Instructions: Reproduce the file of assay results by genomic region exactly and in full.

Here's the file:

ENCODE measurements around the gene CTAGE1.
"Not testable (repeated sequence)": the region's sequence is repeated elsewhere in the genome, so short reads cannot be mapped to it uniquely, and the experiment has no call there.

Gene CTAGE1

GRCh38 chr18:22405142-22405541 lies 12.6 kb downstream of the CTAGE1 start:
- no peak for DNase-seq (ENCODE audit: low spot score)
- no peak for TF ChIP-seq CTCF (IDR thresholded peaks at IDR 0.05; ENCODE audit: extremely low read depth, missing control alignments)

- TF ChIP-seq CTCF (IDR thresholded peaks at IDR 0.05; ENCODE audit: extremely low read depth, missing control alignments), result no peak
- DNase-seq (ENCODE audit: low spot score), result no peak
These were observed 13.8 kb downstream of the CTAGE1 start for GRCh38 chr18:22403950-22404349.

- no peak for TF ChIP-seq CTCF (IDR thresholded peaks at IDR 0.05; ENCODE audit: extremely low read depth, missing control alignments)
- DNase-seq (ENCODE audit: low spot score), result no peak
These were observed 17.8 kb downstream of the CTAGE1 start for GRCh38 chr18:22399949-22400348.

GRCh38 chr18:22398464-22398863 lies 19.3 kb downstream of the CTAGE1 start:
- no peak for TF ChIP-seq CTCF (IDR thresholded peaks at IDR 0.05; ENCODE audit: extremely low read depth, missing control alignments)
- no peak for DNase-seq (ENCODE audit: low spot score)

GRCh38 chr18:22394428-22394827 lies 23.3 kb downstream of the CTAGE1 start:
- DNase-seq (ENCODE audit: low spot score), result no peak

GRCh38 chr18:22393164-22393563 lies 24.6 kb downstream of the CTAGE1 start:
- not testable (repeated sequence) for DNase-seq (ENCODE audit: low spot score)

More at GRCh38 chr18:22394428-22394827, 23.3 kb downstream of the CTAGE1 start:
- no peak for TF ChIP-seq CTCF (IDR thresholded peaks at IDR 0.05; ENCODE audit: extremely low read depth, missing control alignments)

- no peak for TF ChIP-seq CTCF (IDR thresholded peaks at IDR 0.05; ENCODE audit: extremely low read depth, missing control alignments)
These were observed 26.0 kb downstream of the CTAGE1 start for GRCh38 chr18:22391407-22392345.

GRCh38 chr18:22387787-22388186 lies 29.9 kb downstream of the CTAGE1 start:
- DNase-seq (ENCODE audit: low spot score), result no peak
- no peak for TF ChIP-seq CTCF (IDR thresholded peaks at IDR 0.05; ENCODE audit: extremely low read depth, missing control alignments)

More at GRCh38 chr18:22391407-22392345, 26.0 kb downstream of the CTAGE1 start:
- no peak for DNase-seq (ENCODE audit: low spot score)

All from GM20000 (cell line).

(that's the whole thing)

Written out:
ENCODE measurements around the gene CTAGE1.
"Not testable (repeated sequence)": the region's sequence is repeated elsewhere in the genome, so short reads cannot be mapped to it uniquely, and the experiment has no call there.

Gene CTAGE1

GRCh38 chr18:22405142-22405541 lies 12.6 kb downstream of the CTAGE1 start:
- no peak for DNase-seq (ENCODE audit: low spot score)
- no peak for TF ChIP-seq CTCF (IDR thresholded peaks at IDR 0.05; ENCODE audit: extremely low read depth, missing control alignments)

- TF ChIP-seq CTCF (IDR thresholded peaks at IDR 0.05; ENCODE audit: extremely low read depth, missing control alignments), result no peak
- DNase-seq (ENCODE audit: low spot score), result no peak
These were observed 13.8 kb downstream of the CTAGE1 start for GRCh38 chr18:22403950-22404349.

- no peak for TF ChIP-seq CTCF (IDR thresholded peaks at IDR 0.05; ENCODE audit: extremely low read depth, missing control alignments)
- DNase-seq (ENCODE audit: low spot score), result no peak
These were observed 17.8 kb downstream of the CTAGE1 start for GRCh38 chr18:22399949-22400348.

GRCh38 chr18:22398464-22398863 lies 19.3 kb downstream of the CTAGE1 start:
- no peak for TF ChIP-seq CTCF (IDR thresholded peaks at IDR 0.05; ENCODE audit: extremely low read depth, missing control alignments)
- no peak for DNase-seq (ENCODE audit: low spot score)

GRCh38 chr18:22394428-22394827 lies 23.3 kb downstream of the CTAGE1 start:
- DNase-seq (ENCODE audit: low spot score), result no peak

GRCh38 chr18:22393164-22393563 lies 24.6 kb downstream of the CTAGE1 start:
- not testable (repeated sequence) for DNase-seq (ENCODE audit: low spot score)

More at GRCh38 chr18:22394428-22394827, 23.3 kb downstream of the CTAGE1 start:
- no peak for TF ChIP-seq CTCF (IDR thresholded peaks at IDR 0.05; ENCODE audit: extremely low read depth, missing control alignments)

- no peak for TF ChIP-seq CTCF (IDR thresholded peaks at IDR 0.05; ENCODE audit: extremely low read depth, missing control alignments)
These were observed 26.0 kb downstream of the CTAGE1 start for GRCh38 chr18:22391407-22392345.

GRCh38 chr18:22387787-22388186 lies 29.9 kb downstream of the CTAGE1 start:
- DNase-seq (ENCODE audit: low spot score), result no peak
- no peak for TF ChIP-seq CTCF (IDR thresholded peaks at IDR 0.05; ENCODE audit: extremely low read depth, missing control alignments)

More at GRCh38 chr18:22391407-22392345, 26.0 kb downstream of the CTAGE1 start:
- no peak for DNase-seq (ENCODE audit: low spot score)

All from GM20000 (cell line).